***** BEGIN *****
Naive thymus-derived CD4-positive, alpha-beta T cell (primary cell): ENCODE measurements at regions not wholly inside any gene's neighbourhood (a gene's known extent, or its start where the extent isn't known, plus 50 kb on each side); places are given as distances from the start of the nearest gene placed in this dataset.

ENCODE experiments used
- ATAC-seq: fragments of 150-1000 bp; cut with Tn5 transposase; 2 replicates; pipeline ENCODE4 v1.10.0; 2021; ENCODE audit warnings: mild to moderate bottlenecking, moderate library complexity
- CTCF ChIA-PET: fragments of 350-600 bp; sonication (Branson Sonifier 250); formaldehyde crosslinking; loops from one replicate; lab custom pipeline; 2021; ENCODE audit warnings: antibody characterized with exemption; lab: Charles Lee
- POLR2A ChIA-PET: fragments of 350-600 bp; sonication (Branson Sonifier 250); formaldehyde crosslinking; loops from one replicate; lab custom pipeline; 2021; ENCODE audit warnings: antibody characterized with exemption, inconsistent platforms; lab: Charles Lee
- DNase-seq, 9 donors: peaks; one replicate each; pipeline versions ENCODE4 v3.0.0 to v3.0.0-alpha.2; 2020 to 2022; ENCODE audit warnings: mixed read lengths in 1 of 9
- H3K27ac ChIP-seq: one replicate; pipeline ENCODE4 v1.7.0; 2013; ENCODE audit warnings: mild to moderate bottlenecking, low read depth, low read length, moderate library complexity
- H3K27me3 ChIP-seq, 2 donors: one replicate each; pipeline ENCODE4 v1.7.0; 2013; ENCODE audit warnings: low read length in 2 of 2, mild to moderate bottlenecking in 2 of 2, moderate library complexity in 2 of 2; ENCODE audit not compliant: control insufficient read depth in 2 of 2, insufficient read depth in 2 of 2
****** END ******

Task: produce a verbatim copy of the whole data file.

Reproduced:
Naive thymus-derived CD4-positive, alpha-beta T cell (primary cell): ENCODE measurements at regions not wholly inside any gene's neighbourhood (a gene's known extent, or its start where the extent isn't known, plus 50 kb on each side); places are given as distances from the start of the nearest gene placed in this dataset.

ENCODE experiments used
- ATAC-seq: fragments of 150-1000 bp; cut with Tn5 transposase; 2 replicates; pipeline ENCODE4 v1.10.0; 2021; ENCODE audit warnings: mild to moderate bottlenecking, moderate library complexity
- CTCF ChIA-PET: fragments of 350-600 bp; sonication (Branson Sonifier 250); formaldehyde crosslinking; loops from one replicate; lab custom pipeline; 2021; ENCODE audit warnings: antibody characterized with exemption; lab: Charles Lee
- POLR2A ChIA-PET: fragments of 350-600 bp; sonication (Branson Sonifier 250); formaldehyde crosslinking; loops from one replicate; lab custom pipeline; 2021; ENCODE audit warnings: antibody characterized with exemption, inconsistent platforms; lab: Charles Lee
- DNase-seq, 9 donors: peaks; one replicate each; pipeline versions ENCODE4 v3.0.0 to v3.0.0-alpha.2; 2020 to 2022; ENCODE audit warnings: mixed read lengths in 1 of 9
- H3K27ac ChIP-seq: one replicate; pipeline ENCODE4 v1.7.0; 2013; ENCODE audit warnings: mild to moderate bottlenecking, low read depth, low read length, moderate library complexity
- H3K27me3 ChIP-seq, 2 donors: one replicate each; pipeline ENCODE4 v1.7.0; 2013; ENCODE audit warnings: low read length in 2 of 2, mild to moderate bottlenecking in 2 of 2, moderate library complexity in 2 of 2; ENCODE audit not compliant: control insufficient read depth in 2 of 2, insufficient read depth in 2 of 2